China’s impending dominance will neutralize U.S. geopolitical power by allowing Beijing to control global information flows from the high ground of space. Imagine a school in Bolivia or a farmer in Kenya choosing between paying for a U.S. satellite internet or image provider or receiving those services for free as a “gift of the Chinese people.” It will be of little concern to global consumers that the news they receive is slanted or that searches for “free speech” link to articles about corruption in Western democracies. Nor will they care if concentration camps in Tibet and the Uighur areas of western China are obscured, or if U.S. military action is presented as tyranny and Chinese expansion is described as peacekeeping or liberation.
China’s aggressive investment in space solar power will allow it to provide cheap, clean power to the world, displacing U.S. energy firms while placing a second yoke around the developing world. Significantly, such orbital power stations have dual use potential and, if properly designed, could serve as powerful offensive weapons platforms.
China’s first step in this process is to conquer the growing small space launch market. Beijing is providing nominally commercial firms with government-manufactured, mobile intercontinental ballistic missiles they can use to dump launch services on the market below cost. These start-ups are already undercutting U.S. pricing by 80 percent. Based on its previous success in using dumping to take out U.S. developed industries such as solar power modules and drones, China will quickly move upstream to attack the leading U.S. launch providers and secure a global commercial monopoly. Owning the launch market will give them an unsurmountable advantage against U.S. competitors in satellite internet, imaging, and power.
The United States can still build a strategy to win. At this moment, it holds the competitive advantage in every critical space technology and has the finest set of commercial space firms in the world. It has pockets of innovative military thinkers within groups like the Defense Innovation Unit, under Mike Griffin, the Pentagon’s top research and development official. If the United States simply protects the intellectual property its creative minds unleash and defend its truly free markets from strategic mercantilist attack, it will not lose this new space race. The United States has done this before. It beat Germany to the nuclear bomb, it beat the Soviet Union to the nuclear triad, and it won the first space race.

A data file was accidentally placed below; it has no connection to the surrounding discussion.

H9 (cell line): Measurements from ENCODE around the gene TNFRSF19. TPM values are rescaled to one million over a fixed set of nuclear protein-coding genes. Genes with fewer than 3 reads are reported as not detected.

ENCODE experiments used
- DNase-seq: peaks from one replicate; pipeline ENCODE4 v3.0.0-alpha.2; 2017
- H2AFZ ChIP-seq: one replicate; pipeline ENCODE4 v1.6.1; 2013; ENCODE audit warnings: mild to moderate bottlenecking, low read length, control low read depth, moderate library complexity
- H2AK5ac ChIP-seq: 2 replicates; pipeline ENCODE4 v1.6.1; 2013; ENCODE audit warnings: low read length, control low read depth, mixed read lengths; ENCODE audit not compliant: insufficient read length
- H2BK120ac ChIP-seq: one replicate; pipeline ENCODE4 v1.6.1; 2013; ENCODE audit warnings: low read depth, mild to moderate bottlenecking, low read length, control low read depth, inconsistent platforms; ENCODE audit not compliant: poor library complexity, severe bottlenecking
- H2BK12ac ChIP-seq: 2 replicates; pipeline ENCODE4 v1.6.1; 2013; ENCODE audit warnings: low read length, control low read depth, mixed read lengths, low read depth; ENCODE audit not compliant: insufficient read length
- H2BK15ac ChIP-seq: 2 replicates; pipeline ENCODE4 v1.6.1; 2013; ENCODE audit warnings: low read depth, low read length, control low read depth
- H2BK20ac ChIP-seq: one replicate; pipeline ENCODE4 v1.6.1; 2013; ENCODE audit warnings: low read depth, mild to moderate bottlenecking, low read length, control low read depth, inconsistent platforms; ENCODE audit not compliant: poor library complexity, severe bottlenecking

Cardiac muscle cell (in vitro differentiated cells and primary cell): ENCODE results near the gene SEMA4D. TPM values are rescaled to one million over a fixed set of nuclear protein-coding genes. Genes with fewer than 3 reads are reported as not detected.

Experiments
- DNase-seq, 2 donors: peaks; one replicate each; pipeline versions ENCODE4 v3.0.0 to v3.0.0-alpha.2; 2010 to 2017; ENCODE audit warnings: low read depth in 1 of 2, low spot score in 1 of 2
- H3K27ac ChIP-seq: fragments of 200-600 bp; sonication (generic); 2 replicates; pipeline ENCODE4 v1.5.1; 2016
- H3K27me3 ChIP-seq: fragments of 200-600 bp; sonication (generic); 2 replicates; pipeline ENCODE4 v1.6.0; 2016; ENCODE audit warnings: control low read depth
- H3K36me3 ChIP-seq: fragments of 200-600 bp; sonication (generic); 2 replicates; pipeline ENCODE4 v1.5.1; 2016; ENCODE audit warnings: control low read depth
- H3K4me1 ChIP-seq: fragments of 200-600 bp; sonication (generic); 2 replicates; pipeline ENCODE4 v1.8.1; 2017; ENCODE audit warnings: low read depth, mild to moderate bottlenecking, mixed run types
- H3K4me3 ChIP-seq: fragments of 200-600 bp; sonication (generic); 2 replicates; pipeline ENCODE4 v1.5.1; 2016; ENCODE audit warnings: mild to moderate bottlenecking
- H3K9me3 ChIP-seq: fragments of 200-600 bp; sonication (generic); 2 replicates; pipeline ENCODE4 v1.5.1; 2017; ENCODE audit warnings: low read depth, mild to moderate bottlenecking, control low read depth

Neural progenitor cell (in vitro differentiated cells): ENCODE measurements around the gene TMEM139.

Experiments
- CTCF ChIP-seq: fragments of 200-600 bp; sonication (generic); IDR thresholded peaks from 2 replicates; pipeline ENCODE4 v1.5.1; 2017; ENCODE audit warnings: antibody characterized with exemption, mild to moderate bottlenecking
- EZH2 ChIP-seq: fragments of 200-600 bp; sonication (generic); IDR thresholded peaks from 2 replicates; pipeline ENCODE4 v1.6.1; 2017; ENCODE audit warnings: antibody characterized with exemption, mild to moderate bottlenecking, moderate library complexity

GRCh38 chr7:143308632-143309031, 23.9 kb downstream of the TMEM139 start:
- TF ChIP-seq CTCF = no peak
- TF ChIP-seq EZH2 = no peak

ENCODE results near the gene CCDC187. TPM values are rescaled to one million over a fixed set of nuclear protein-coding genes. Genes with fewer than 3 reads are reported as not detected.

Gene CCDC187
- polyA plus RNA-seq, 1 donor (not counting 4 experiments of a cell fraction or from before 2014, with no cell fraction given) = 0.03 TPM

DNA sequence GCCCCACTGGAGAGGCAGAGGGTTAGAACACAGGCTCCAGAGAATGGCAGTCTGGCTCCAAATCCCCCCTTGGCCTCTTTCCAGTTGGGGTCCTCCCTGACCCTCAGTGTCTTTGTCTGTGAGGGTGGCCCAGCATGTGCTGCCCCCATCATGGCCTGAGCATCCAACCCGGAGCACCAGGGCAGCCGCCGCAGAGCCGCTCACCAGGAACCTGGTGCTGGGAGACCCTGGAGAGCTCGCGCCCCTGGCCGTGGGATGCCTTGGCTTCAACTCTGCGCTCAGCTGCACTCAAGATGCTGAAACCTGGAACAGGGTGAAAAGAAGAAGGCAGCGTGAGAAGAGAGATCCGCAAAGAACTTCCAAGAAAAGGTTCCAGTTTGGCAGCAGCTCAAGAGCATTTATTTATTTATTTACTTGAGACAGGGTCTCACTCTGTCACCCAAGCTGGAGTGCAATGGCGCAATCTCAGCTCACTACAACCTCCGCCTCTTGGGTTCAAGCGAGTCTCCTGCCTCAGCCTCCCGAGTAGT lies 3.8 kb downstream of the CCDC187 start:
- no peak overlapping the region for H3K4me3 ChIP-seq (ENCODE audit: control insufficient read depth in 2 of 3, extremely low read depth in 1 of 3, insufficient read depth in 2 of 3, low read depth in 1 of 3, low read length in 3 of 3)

None of those victories was achieved by embracing the existing bureaucracy. Each of them depended on the president of the day following the only proven path to victory in a technological domain: establish a small team with a positively disruptive mindset and empower that team to investigate a wide range of new concepts, work with emerging technologies, and test innovative strategies. Today that means giving a dedicated Space Force the freedom to easily partner with commercial firms and leverage the private capital in building sustainable infrastructure that actually reduces the likelihood of conflict while securing a better economic future for the nation and the world.
Greg Autry is the director of the Southern California Commercial Spaceflight Initiative at the University of Southern California. He served on the Trump transition team at NASA and is the co-author of Death by China (with Peter Navarro).